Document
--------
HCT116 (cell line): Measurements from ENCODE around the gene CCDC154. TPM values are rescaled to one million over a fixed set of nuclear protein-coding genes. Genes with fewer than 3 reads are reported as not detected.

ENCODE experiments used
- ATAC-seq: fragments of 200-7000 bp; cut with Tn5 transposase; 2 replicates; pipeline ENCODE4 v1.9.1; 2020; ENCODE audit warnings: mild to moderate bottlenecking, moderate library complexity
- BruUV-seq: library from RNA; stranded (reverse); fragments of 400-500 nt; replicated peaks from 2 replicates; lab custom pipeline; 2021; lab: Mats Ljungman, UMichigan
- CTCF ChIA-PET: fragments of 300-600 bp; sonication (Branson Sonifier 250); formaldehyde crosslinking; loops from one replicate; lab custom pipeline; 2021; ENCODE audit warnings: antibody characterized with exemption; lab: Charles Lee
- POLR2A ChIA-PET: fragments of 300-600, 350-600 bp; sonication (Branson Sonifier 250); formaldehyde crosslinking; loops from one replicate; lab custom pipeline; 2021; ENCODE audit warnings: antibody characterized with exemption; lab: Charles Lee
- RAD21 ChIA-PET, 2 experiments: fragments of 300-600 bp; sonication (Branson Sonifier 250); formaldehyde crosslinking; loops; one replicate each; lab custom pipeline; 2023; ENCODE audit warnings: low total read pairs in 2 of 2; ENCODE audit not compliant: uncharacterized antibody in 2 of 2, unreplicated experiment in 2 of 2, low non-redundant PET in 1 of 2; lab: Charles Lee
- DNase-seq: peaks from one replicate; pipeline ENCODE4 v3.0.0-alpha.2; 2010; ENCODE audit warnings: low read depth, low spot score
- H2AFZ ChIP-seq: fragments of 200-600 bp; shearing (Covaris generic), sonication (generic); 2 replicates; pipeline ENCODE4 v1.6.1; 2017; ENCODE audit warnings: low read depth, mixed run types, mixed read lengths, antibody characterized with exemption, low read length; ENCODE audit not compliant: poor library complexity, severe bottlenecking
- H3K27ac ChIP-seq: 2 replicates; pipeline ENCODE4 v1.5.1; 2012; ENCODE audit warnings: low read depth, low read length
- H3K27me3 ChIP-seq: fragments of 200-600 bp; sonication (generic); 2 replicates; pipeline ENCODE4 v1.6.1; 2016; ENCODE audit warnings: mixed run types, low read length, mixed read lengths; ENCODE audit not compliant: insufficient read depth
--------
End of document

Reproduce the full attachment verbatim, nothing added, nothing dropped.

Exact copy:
HCT116 (cell line): Measurements from ENCODE around the gene CCDC154. TPM values are rescaled to one million over a fixed set of nuclear protein-coding genes. Genes with fewer than 3 reads are reported as not detected.

ENCODE experiments used
- ATAC-seq: fragments of 200-7000 bp; cut with Tn5 transposase; 2 replicates; pipeline ENCODE4 v1.9.1; 2020; ENCODE audit warnings: mild to moderate bottlenecking, moderate library complexity
- BruUV-seq: library from RNA; stranded (reverse); fragments of 400-500 nt; replicated peaks from 2 replicates; lab custom pipeline; 2021; lab: Mats Ljungman, UMichigan
- CTCF ChIA-PET: fragments of 300-600 bp; sonication (Branson Sonifier 250); formaldehyde crosslinking; loops from one replicate; lab custom pipeline; 2021; ENCODE audit warnings: antibody characterized with exemption; lab: Charles Lee
- POLR2A ChIA-PET: fragments of 300-600, 350-600 bp; sonication (Branson Sonifier 250); formaldehyde crosslinking; loops from one replicate; lab custom pipeline; 2021; ENCODE audit warnings: antibody characterized with exemption; lab: Charles Lee
- RAD21 ChIA-PET, 2 experiments: fragments of 300-600 bp; sonication (Branson Sonifier 250); formaldehyde crosslinking; loops; one replicate each; lab custom pipeline; 2023; ENCODE audit warnings: low total read pairs in 2 of 2; ENCODE audit not compliant: uncharacterized antibody in 2 of 2, unreplicated experiment in 2 of 2, low non-redundant PET in 1 of 2; lab: Charles Lee
- DNase-seq: peaks from one replicate; pipeline ENCODE4 v3.0.0-alpha.2; 2010; ENCODE audit warnings: low read depth, low spot score
- H2AFZ ChIP-seq: fragments of 200-600 bp; shearing (Covaris generic), sonication (generic); 2 replicates; pipeline ENCODE4 v1.6.1; 2017; ENCODE audit warnings: low read depth, mixed run types, mixed read lengths, antibody characterized with exemption, low read length; ENCODE audit not compliant: poor library complexity, severe bottlenecking
- H3K27ac ChIP-seq: 2 replicates; pipeline ENCODE4 v1.5.1; 2012; ENCODE audit warnings: low read depth, low read length
- H3K27me3 ChIP-seq: fragments of 200-600 bp; sonication (generic); 2 replicates; pipeline ENCODE4 v1.6.1; 2016; ENCODE audit warnings: mixed run types, low read length, mixed read lengths; ENCODE audit not compliant: insufficient read depth